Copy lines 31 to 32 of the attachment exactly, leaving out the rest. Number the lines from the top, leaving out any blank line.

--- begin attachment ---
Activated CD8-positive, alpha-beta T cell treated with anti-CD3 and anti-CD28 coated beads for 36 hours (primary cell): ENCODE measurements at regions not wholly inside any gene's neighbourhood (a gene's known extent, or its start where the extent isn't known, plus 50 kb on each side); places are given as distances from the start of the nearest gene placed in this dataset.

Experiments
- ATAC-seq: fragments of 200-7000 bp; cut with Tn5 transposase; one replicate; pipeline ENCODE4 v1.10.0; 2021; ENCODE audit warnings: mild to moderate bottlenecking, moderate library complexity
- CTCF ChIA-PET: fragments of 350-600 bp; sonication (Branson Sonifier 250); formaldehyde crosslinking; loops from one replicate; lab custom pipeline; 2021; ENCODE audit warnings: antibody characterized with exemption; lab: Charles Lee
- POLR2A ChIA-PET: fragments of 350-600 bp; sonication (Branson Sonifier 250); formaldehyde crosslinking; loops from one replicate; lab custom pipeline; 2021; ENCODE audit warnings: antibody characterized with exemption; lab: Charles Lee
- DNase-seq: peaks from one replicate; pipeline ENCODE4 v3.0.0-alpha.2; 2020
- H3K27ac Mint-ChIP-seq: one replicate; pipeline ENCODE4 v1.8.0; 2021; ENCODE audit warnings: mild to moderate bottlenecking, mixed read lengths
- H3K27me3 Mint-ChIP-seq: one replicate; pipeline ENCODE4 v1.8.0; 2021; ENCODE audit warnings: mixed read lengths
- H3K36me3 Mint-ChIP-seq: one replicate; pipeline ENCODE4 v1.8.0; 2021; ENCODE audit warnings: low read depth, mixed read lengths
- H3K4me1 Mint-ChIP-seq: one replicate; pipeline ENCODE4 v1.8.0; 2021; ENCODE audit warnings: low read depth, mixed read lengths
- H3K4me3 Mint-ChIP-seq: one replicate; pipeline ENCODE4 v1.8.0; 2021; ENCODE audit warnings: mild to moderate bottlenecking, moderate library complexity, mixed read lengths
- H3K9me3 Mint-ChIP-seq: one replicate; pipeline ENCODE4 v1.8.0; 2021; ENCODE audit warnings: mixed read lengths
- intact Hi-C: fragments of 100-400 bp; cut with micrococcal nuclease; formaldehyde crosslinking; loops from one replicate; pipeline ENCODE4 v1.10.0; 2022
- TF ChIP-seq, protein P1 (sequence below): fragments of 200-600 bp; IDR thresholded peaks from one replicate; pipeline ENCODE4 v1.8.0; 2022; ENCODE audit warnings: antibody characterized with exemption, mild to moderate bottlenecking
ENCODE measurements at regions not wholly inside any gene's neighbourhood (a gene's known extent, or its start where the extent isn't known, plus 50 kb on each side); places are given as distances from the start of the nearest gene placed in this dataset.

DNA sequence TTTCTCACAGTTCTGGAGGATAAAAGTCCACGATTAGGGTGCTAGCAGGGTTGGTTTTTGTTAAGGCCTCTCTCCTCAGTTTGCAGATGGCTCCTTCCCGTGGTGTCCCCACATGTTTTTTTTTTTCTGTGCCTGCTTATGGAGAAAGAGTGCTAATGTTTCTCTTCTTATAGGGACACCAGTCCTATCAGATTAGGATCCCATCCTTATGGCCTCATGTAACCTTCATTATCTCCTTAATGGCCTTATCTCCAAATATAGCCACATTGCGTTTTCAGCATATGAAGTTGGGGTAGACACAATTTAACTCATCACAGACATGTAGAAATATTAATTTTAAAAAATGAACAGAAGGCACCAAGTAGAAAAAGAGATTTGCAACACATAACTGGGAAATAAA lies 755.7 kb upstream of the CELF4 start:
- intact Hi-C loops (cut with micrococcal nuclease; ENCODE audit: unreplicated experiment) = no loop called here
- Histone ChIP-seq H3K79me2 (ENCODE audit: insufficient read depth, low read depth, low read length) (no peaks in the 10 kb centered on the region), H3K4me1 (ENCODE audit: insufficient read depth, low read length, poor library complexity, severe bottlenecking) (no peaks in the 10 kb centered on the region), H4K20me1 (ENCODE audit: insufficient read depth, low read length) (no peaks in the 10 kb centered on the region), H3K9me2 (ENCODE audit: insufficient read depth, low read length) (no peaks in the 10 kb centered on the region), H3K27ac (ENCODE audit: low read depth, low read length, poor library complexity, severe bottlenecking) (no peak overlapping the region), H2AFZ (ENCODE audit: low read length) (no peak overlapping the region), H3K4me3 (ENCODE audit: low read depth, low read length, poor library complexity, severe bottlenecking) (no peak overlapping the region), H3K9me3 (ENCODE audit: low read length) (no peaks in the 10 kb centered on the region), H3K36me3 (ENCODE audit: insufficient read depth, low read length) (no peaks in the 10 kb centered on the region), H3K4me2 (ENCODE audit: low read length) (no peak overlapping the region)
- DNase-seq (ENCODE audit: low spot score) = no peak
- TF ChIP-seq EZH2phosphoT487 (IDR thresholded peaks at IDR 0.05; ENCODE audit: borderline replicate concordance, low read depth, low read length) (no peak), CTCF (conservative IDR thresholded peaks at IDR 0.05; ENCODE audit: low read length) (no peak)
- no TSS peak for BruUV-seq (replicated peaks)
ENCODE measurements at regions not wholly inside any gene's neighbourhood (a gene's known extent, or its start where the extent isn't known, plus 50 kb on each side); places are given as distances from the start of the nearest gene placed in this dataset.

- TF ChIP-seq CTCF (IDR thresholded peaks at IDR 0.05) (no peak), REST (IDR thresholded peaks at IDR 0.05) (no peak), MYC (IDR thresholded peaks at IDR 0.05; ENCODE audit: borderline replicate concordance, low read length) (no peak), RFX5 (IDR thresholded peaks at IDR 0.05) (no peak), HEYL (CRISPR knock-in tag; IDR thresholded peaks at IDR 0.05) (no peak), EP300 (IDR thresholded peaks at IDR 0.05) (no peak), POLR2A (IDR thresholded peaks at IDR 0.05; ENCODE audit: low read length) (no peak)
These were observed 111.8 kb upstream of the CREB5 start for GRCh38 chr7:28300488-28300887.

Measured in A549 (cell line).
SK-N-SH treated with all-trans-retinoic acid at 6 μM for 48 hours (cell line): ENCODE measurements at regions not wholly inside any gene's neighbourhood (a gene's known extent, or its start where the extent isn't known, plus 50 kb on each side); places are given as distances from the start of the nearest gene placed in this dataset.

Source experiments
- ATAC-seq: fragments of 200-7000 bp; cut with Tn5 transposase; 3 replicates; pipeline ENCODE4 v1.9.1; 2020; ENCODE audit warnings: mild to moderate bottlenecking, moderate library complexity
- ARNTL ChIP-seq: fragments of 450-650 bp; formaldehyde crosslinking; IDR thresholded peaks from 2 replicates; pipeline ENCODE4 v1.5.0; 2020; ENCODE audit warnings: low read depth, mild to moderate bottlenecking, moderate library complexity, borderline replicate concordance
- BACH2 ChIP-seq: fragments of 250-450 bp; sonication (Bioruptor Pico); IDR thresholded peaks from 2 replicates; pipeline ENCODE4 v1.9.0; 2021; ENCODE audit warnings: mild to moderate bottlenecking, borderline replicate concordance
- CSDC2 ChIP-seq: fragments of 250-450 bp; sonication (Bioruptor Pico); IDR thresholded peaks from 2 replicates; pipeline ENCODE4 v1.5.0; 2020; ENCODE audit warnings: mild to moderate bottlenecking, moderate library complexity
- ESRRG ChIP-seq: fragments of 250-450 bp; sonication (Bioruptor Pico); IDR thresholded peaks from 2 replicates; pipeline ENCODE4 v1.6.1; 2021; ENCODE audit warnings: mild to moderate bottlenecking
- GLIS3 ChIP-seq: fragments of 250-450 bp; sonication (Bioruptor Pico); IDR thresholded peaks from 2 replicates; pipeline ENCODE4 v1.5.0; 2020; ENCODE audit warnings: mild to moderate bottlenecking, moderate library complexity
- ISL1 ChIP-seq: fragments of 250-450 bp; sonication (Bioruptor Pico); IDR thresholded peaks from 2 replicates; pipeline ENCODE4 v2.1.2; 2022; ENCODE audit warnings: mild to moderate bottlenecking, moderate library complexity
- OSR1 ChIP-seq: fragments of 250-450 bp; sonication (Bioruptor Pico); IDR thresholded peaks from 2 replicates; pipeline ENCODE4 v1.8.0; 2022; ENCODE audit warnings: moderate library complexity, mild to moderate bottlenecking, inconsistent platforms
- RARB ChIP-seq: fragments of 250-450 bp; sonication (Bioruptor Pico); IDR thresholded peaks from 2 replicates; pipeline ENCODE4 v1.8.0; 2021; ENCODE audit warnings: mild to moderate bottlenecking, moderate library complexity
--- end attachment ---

- CSDC2 ChIP-seq: fragments of 250-450 bp; sonication (Bioruptor Pico); IDR thresholded peaks from 2 replicates; pipeline ENCODE4 v1.5.0; 2020; ENCODE audit warnings: mild to moderate bottlenecking, moderate library complexity
- ESRRG ChIP-seq: fragments of 250-450 bp; sonication (Bioruptor Pico); IDR thresholded peaks from 2 replicates; pipeline ENCODE4 v1.6.1; 2021; ENCODE audit warnings: mild to moderate bottlenecking